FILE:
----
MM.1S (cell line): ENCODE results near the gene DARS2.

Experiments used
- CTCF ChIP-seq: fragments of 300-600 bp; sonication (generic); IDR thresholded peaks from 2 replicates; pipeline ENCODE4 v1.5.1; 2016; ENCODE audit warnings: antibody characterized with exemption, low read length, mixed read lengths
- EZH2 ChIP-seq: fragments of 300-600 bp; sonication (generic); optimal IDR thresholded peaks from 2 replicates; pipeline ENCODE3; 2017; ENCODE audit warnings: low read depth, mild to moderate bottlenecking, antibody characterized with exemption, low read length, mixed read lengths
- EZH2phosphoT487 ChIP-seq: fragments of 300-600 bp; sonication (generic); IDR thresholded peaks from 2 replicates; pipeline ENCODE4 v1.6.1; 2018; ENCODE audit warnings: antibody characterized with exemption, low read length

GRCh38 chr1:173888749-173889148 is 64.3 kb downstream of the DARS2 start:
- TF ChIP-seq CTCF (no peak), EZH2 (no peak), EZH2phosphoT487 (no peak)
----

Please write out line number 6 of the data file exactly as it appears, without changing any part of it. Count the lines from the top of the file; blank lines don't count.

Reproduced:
GRCh38 chr1:173888749-173889148 is 64.3 kb downstream of the DARS2 start: